Rogue River Trail 1168 continues west 12 miles (19 km) along the north side of the river from Agness to the Morey Meadow Trailhead. Forest Road 3533 provides a hiking route between the trailhead and the Lobster Creek Bridge, 5 miles (8 km) further west. The Rogue River Walk, a 6-mile (10 km) trail along the south side of the river continues west to a trailhead about 5 miles (8 km) east of Gold Beach. [122]

Fishing

Sport fishing on the Rogue River varies greatly depending on the location. In many places, fishing is good from stream banks and gravel bars, and much of the river is also fished from boats. Upstream of Lost Creek Lake, the main stem, sometimes called the North Fork, supports varieties of trout. Between Lost Creek Lake and Grants Pass there are major fisheries for spring and fall Chinook salmon, and Coho salmon from hatcheries, summer and winter steelhead, and large resident rainbow trout. The river between Grants Pass and Grave Creek has productive runs of summer and winter steelhead and Chinook, as well as good places to fish for trout. From Grave Creek to Foster Bar, all but the lower 15 miles (24 km) of which is closed to jetboats, anglers fish for summer and winter steelhead, spring and fall Chinook, and Coho. Near Agness, the river produces large catches of immature steelhead known as "half-pounders" that return from the ocean to the river in August in large schools. The lower river has spring and fall Chinook, as well as perch, lingcod, and crab near the ocean. [123]

Parks

A wide placid river flows through the woods.
Rogue River near Indian Mary Park in Josephine County

Parks along the Rogue River, which begins in the northwest corner of Crater Lake National Park, include Prospect State Scenic Viewpoint, a forested area 1 mile (1.6 km) south of Prospect with a hiking trail leading to waterfalls and the Rogue River. [124] The Joseph H. Stewart State Recreation Area has campsites overlooking Lost Creek Lake. [125] Casey State Recreation Site offers boating, fishing, and picnic areas along the river 29 miles (47 km) northeast of Medford. [126] TouVelle State Recreation Site is a day-use park along the river at the base of Table Rocks and adjacent to the Denman Wildlife Area, about 9 miles (14 km) north of Medford. [127] Valley of the Rogue State Park, 12 miles (19 km) east of Grants Pass, is built around 3 miles (4.8 km) of river shoreline. [128]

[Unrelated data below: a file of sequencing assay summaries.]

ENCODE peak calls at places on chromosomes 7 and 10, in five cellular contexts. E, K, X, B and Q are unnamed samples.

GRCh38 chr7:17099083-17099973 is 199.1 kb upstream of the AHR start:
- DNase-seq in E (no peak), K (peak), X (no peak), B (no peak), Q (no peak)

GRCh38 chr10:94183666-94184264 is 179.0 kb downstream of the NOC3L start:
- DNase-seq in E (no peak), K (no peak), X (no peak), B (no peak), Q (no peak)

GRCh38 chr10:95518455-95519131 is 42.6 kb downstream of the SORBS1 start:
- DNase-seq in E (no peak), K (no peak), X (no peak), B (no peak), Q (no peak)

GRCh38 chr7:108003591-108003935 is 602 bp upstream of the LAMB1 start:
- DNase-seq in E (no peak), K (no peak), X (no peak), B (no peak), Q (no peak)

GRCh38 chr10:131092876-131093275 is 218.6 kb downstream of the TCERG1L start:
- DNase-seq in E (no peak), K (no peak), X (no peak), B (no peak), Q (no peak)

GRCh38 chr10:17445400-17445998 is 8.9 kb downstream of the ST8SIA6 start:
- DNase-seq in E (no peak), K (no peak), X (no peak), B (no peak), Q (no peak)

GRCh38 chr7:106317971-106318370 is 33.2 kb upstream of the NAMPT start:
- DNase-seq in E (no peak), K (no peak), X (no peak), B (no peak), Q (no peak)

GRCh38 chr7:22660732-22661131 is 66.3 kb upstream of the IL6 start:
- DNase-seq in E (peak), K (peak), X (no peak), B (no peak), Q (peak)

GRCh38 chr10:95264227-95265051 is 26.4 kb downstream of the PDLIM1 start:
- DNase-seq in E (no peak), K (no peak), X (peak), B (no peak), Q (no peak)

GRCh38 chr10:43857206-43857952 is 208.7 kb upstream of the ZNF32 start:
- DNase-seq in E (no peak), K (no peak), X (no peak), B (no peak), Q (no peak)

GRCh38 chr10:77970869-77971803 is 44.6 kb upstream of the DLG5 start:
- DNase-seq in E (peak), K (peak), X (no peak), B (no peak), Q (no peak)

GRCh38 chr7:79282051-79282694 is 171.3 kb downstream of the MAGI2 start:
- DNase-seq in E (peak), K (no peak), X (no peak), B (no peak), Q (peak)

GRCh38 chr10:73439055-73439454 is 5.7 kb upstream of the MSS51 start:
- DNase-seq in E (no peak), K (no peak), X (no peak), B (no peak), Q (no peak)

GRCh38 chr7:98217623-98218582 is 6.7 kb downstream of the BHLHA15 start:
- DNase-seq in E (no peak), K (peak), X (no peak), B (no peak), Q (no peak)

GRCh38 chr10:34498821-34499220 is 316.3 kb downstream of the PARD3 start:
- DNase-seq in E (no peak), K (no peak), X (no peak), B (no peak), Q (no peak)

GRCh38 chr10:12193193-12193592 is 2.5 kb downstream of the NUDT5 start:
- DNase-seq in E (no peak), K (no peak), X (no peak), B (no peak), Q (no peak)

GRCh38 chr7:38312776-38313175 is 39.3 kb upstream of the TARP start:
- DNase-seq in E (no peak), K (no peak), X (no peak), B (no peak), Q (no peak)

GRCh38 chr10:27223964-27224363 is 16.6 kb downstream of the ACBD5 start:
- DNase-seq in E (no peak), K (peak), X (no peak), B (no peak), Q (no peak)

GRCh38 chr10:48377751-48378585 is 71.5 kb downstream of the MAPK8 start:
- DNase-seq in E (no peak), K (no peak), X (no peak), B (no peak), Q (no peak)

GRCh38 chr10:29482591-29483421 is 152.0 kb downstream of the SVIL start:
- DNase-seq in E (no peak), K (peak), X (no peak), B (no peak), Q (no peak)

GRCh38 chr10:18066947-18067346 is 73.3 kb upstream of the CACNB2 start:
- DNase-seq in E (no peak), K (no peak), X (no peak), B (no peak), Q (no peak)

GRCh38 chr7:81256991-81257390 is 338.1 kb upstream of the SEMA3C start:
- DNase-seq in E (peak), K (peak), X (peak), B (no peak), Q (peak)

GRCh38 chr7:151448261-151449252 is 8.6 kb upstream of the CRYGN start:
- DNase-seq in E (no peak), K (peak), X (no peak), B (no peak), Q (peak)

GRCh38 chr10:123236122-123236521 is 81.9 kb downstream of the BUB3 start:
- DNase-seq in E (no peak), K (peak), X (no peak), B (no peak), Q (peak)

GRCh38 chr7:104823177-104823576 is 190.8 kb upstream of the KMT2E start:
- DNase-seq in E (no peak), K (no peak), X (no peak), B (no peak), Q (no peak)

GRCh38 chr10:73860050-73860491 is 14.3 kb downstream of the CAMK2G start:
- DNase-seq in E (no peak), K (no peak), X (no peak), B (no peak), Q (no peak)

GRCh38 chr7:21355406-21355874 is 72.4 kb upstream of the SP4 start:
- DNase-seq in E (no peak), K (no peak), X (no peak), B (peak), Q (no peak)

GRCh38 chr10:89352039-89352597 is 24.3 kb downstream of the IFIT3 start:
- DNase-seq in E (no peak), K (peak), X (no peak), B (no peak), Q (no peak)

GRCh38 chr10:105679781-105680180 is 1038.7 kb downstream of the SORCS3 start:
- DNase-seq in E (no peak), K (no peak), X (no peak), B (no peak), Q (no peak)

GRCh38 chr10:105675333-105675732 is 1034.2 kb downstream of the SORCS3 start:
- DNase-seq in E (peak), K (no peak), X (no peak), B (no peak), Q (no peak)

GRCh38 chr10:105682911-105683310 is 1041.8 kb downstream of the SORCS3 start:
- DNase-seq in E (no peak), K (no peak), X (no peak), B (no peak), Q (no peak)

Between Grants Pass and the Hellgate Recreation Area, Josephine County manages two parks, Tom Pearce and Schroeder, along the river. [129] Hellgate, 27 miles (43 km) long, begins at the confluence of the Rogue and Applegate rivers about 7 miles (11 km) west of Grants Pass. This stretch of the Rogue, featuring class I and II rapids, 11 access points for boats, 4 parks and campgrounds managed by Josephine County, ends at Grave Creek, where the Wild Rogue Wilderness begins. [130] Indian Mary Park, part of the Josephine County park system, has tent sites, yurts, and spaces for camping vehicles on 61 acres (25 ha) along the Merlin– Galice road at Merlin. [131] The other three Josephine County parks in the Hellgate Recreation Area are Whitehorse, across from the mouth of the Applegate River; Griffin, slightly downstream of Whitehorse, and Almeda, downstream of Indian Mary. [129]

A river, seen from above, winds through flat farmland and a series of ponds on both sides of the stream. Buildings are scattered here and there across the landscape under a cloudy sky.
Panorama of the Rogue River, nearby ponds, and surrounding countryside as seen from Lower Table Rock in Jackson County. View is from northeast to southwest.